What I call roots cover many aspects, like some idea of presence in the embrace, of emotionnal contact during the dance, of compas, of elegance. Elegance meaning accuracy in the steps, and not breaking the spine, or letting the head hang forward, or doing useless moves with the elbows, or losing your balance.
All of the old dancers I took classes from where teaching those things. When you got them, you are already dancing good tango.
Technique is about the precise way you use your body to achieve all of this. There are different technique in tango. For the 40’s dancers, this was something very approximate, and as little was said, each had to find its own way of doing, just looking at the others. Quite a challenge.
Some say that 25 years ago, it was still impossible to get a clear explanation of the way the body work when dancing tango. Today, technique just makes things easier: you can have way more clues on how to achieve your goals. Adequate technique can not only make it easier to stand, embrace and move softly, but it also may give you the possibility to achieve those goals in a more efficient and healthier way than you would have found for yourself with years, hence looking and feeling better.
I have heard and tried of some techniques with difficult or even unhealthy things to achieve, like dancing with the weight on the ball of the foot, or turning out the foot at every step. There are many.
I preferred the one that looked and felt to me the more natural: the one I dance now is mainly inspired of my understanding of the teachings of Andres Laza Moreno, Javier Rodriguez, Felipe Zarzar.
To me, their way of dancing is the best conciliation between a close embrace and freedom in the movement. Once more, there are plenty of others approach than theirs. Some sacrifice the embrace to make easier complicated moves, others sacrifice the quality of the moves to get an easier embrace. It is pretty hard to compare one with another, unless you have spent the time and energy to learn both and feel how they work when dancing. People tend to make statements based on what they first heard. No matter if their first source was a ballroom dancer converted to tango through YouTube, they will reject anything they spot like a contradiction, even if it comes from a famous and respected Argentine Maestro.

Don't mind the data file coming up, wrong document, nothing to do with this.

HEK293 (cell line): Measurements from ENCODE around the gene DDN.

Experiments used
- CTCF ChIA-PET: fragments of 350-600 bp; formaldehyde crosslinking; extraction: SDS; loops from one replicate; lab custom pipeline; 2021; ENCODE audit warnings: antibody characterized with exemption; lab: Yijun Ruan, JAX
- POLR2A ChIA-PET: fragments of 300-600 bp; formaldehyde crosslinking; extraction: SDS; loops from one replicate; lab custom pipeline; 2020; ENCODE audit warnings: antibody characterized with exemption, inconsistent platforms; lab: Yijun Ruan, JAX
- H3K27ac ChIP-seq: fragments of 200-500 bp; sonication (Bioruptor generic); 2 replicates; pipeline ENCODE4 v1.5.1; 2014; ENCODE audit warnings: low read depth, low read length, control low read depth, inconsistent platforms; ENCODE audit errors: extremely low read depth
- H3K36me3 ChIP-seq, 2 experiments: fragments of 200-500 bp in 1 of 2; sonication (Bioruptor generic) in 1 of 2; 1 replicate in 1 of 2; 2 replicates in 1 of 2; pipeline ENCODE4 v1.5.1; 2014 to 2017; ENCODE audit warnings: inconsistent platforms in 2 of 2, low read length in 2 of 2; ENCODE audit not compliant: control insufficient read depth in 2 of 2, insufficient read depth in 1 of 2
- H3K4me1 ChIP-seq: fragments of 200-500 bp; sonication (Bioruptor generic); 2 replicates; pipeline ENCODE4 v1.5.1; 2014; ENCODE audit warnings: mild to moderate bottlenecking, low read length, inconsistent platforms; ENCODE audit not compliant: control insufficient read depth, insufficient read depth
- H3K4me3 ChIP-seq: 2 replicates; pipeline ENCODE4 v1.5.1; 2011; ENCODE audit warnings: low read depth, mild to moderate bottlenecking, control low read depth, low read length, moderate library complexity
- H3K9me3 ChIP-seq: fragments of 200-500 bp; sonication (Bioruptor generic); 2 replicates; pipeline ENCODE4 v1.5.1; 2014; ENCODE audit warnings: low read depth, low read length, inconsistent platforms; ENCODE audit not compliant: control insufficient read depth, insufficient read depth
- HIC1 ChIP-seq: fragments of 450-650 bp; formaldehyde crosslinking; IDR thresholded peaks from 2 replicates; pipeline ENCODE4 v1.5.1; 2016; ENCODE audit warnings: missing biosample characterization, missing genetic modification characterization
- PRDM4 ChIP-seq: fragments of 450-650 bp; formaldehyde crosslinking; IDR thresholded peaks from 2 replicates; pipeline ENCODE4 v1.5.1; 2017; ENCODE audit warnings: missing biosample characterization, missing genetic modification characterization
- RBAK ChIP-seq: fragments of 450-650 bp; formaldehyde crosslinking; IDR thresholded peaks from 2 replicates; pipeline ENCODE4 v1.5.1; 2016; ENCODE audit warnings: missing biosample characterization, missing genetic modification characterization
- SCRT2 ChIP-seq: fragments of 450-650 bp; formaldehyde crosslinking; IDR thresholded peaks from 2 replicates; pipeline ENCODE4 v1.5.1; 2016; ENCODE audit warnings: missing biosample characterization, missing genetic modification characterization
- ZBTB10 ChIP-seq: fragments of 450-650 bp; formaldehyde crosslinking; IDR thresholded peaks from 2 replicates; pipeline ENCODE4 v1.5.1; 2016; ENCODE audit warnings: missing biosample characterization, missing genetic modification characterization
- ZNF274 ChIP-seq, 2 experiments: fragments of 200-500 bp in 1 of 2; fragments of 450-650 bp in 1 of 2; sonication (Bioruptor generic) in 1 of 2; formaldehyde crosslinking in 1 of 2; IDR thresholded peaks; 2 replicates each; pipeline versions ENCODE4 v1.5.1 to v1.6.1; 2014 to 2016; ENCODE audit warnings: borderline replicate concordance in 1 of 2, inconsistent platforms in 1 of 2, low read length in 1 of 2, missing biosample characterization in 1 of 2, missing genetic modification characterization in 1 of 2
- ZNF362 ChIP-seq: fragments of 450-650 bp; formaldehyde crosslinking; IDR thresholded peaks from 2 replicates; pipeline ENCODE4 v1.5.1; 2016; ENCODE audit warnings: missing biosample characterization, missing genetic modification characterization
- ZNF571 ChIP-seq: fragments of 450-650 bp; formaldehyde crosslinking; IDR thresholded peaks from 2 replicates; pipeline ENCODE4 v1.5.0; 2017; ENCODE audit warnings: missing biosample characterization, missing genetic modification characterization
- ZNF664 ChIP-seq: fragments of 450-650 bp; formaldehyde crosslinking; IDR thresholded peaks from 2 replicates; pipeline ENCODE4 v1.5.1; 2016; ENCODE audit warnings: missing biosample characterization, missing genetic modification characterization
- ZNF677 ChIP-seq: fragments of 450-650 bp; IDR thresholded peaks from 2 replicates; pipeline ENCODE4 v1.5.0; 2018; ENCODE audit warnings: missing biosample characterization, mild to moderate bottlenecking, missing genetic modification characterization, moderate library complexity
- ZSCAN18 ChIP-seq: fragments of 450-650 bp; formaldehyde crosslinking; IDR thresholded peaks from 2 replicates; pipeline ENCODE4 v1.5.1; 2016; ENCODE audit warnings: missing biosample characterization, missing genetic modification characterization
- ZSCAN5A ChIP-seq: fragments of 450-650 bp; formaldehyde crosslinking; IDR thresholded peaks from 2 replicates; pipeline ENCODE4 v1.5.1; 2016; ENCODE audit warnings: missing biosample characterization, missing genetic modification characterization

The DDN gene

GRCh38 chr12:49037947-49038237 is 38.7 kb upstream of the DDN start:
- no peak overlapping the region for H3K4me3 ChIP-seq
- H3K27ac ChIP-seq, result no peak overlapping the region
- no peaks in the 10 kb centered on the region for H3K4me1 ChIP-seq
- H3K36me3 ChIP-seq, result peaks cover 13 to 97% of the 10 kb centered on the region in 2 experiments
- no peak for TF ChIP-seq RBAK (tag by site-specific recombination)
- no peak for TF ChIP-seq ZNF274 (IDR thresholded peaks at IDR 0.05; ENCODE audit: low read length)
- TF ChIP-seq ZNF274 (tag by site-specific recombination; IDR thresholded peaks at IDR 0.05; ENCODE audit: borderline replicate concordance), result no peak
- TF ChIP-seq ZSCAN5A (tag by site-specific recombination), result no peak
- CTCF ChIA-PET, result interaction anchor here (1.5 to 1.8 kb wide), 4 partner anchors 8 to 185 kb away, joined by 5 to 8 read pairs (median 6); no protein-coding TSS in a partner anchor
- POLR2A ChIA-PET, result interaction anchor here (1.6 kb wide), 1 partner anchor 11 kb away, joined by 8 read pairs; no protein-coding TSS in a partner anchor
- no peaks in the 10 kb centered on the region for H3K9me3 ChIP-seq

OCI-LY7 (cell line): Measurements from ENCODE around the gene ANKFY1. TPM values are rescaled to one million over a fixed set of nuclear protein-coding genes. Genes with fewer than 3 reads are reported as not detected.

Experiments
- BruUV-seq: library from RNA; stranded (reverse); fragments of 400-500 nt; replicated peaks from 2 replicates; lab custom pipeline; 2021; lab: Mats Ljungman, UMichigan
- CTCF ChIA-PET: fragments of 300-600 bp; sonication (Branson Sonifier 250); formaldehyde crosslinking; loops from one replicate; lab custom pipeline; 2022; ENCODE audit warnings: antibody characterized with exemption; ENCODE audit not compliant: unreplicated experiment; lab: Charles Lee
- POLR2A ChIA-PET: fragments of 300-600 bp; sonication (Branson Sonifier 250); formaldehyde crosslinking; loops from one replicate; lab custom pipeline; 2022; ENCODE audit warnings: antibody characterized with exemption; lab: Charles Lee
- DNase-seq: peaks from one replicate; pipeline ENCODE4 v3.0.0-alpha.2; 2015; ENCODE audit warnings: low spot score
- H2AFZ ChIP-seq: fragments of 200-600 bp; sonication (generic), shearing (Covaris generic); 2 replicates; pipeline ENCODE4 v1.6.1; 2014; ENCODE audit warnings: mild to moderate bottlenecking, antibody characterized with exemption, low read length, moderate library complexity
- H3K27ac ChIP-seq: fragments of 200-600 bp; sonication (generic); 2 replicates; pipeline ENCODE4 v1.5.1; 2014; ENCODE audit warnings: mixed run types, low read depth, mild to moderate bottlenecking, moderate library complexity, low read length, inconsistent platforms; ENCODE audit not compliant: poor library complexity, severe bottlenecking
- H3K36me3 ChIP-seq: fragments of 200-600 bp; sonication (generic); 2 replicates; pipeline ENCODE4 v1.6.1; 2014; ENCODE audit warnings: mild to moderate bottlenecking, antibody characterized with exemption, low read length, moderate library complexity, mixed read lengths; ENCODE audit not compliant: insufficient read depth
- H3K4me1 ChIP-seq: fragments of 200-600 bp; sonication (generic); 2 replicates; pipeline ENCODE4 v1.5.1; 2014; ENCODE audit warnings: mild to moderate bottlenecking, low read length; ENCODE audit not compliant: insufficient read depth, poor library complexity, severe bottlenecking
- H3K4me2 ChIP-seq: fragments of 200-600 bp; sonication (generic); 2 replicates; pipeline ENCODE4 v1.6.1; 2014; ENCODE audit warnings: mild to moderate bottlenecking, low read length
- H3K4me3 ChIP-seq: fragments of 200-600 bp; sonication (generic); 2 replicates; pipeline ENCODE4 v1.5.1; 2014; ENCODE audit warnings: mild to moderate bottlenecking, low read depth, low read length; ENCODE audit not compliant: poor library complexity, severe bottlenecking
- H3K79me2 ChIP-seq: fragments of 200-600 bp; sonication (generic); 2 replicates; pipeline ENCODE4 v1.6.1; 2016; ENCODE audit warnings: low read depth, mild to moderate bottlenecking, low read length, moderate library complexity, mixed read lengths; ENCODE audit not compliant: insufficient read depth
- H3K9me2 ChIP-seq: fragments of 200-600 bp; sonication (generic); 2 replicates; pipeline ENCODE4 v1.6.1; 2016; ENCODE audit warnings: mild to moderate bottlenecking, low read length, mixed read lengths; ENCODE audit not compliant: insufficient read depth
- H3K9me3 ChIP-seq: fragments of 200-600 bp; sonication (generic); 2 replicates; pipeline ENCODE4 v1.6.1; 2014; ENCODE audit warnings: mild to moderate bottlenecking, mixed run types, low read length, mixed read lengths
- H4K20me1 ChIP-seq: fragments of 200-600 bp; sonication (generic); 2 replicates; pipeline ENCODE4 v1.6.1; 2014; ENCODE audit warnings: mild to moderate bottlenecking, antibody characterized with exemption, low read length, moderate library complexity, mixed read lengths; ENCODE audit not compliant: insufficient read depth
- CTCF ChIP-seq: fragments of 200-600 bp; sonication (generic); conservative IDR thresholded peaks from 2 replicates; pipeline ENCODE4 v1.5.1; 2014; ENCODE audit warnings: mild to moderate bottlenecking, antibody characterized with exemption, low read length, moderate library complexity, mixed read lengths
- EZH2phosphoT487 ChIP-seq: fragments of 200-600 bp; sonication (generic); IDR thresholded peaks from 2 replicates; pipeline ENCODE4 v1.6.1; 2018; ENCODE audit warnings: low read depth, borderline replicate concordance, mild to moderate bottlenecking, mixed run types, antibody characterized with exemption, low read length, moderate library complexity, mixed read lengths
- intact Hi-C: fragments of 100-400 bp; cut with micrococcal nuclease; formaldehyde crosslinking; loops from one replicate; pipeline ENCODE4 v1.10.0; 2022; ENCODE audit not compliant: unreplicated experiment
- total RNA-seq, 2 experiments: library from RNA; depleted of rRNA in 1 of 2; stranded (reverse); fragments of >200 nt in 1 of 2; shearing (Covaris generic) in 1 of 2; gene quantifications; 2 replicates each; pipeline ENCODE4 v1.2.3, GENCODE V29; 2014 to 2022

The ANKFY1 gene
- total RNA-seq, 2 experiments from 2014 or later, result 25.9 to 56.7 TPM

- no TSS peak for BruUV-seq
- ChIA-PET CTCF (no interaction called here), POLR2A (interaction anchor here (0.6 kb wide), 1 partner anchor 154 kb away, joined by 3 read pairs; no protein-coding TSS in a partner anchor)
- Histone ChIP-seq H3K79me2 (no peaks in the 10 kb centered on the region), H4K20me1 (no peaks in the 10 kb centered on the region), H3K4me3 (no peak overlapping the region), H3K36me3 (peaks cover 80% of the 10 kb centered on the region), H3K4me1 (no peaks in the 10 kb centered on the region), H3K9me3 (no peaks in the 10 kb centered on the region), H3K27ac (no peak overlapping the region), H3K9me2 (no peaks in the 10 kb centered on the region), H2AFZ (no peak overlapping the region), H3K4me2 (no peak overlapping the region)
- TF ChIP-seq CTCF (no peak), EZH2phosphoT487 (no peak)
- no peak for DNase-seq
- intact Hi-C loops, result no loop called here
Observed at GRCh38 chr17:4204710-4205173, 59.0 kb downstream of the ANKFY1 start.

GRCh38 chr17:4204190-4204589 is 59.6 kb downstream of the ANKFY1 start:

As a conclusion, to dance with no technique is great. If you go to a practice at least 5 days a week, you are surrounded by excellent dancers that you observe everyday at the milonga, and you have a high ability to repeat what you see: within 15 years from now, there is a good chance you will dance good tango.
If it is not the case, chose a teacher – a clue: the ballroom dancer who learned on YouTube may not be the best choice – and stick to him or her. You need trust. Give a chance to what he is teaching. It may not work at first, just accept that it takes time. There is a breaking point to reach before you’ll enjoy.
And avoid the funny convictions.
Good tango is really good!
In my conviction.
Photo: pixabay.com, youtube.com